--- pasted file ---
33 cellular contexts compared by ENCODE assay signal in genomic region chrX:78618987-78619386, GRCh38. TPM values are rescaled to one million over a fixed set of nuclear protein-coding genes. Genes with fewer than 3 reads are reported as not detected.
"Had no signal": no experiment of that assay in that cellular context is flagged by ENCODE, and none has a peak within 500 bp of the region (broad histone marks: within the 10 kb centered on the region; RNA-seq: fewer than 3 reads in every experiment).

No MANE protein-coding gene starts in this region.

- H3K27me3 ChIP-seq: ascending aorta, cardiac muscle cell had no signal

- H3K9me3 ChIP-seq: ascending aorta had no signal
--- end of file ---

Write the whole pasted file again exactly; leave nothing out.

33 cellular contexts compared by ENCODE assay signal in genomic region chrX:78618987-78619386, GRCh38. TPM values are rescaled to one million over a fixed set of nuclear protein-coding genes. Genes with fewer than 3 reads are reported as not detected.
"Had no signal": no experiment of that assay in that cellular context is flagged by ENCODE, and none has a peak within 500 bp of the region (broad histone marks: within the 10 kb centered on the region; RNA-seq: fewer than 3 reads in every experiment).

No MANE protein-coding gene starts in this region.

- H3K27me3 ChIP-seq: ascending aorta, cardiac muscle cell had no signal

- H3K9me3 ChIP-seq: ascending aorta had no signal